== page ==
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> Urethane Coil Spring Wheel Cushions for MD/UD , install by benman
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Installation is fairly easy -- especially in the front -- and took me a total of 30 minutes. Basically, you

1. jack the car up to decompress the spring,
2. clean the springs with soapy water (I used dish soap) and put soapy water on the cushion
3. put the cushion between two coils until the coil fits into the groove in the cushion.

The front wheels on the MD are easy because the spring is completely exposed with plenty of room when the car is jacked up. For the rear wheels, you need to either take the wheel off or do it from behind the wheel. I was not going to crawl under a jacked car and do this stuff from behind, so I took the wheel off, but if you had ramps or a lift, you could do that safely.

In both cases, you want to get the spring completely into the bottom channel first. In the front, it's easiest to work from one end since the top of the cushion doesn't need to be forced at all. Once you have it started, work your way along the top until the spring is completely in the top channel. In the rear, I found it easier to get the middle in first, then work my way out. Either way, you can re-position the cushion once it's on (assuming you used pretty soapy water and cleaned the spring well).

Some oddities -- even with the weight of the car back on the wheels, the ends of the cushion were a little loose between the coils. It's just the ends though, and the channel is still deep enough to keep it in -- I just expected it to be uniform.

On the back, there was a little bit of overlap as the bottom of one end of the cushion met the top of the other end. This shouldn't be a problem, but I'll keep my eye on it. I'll include a picture the next time I have the wheel off.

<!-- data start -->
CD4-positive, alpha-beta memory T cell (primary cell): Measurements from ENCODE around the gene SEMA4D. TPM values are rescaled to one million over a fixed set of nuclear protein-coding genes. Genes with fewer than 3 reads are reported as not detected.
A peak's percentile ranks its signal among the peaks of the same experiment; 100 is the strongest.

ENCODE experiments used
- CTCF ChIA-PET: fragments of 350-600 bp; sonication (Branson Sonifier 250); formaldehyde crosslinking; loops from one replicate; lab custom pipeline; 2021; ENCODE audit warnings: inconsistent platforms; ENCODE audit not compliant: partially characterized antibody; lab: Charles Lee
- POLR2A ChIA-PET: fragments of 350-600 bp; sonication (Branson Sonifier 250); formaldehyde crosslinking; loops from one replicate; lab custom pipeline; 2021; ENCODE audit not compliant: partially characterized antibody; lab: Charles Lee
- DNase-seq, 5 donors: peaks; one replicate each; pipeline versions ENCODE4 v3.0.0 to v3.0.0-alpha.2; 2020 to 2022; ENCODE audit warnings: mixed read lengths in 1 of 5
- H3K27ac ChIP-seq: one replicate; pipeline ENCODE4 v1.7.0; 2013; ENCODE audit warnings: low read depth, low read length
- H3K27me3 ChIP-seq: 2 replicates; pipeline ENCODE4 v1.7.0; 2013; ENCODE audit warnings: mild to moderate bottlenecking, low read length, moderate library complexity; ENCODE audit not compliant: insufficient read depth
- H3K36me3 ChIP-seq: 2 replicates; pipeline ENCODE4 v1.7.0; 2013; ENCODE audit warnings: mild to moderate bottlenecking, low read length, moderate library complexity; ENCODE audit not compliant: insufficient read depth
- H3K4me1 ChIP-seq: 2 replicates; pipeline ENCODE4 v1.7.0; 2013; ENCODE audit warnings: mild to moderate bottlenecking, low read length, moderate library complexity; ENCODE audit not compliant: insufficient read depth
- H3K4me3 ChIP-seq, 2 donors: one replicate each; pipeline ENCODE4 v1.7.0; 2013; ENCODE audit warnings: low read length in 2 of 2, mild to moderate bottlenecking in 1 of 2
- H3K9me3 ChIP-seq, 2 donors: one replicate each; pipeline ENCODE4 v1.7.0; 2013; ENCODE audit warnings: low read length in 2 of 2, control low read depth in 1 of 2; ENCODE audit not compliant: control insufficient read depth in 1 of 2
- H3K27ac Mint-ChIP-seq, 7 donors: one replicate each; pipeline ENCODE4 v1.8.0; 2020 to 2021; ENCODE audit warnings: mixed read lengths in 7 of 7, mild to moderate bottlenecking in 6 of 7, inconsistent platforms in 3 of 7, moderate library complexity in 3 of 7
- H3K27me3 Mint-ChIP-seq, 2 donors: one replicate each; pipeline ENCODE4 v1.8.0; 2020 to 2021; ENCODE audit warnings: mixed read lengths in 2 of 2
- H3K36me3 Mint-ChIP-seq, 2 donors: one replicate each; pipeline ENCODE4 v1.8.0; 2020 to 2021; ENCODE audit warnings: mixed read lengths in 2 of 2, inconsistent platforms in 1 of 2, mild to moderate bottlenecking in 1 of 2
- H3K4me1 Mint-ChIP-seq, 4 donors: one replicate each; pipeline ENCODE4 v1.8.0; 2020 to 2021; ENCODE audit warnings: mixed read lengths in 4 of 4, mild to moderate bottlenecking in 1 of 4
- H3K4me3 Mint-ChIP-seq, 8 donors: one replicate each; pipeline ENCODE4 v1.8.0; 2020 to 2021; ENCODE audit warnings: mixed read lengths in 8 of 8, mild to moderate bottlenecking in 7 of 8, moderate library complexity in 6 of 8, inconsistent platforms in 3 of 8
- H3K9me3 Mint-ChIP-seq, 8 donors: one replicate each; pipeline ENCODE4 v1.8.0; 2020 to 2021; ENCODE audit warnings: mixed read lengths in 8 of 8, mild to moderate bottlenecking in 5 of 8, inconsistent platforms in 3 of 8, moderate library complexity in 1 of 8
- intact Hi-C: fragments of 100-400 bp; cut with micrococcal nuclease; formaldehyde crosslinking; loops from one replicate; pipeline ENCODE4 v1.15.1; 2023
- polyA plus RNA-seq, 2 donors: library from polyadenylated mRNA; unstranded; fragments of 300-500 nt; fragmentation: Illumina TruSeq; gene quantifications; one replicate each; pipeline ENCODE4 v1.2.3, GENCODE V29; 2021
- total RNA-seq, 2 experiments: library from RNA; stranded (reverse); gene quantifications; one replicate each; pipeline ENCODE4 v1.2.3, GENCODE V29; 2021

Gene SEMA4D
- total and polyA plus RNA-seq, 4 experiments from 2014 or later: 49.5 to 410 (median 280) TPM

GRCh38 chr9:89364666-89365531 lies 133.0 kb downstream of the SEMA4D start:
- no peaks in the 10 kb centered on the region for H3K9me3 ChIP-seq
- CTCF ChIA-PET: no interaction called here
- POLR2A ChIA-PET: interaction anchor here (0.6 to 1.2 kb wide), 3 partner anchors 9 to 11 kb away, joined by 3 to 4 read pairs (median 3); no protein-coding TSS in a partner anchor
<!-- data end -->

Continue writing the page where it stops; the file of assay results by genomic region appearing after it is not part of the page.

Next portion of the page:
It definitely raises the car, as you can see in these side-by-side pictures (although the shadows in the after pic may make it look worse than it is):

General Ride Improvement

As I pulled out of the driveway, I instantly felt the softer ride. There's an inch-and-a-half drop-off from my driveway concrete to the street, and there's a patched area in the middle of the cul-de-sac that's pretty rough. They just felt better than usual. I rode over a rough road with some patched potholes (filled with asphalt, but not very cleanly) three times before installation and three times after (for the app) and there was significant difference in the way it felt. There was a particular small pothole that I was sure to hit on each of the pre-installation runs, and in the post-installation runs, I was afraid I'd missed it the first time. The second and third time, I was sure I'd hit it, but it felt nothing like before. It was very shallow-- just a place where the top layer of asphalt was gone--but it was pretty noticeable before.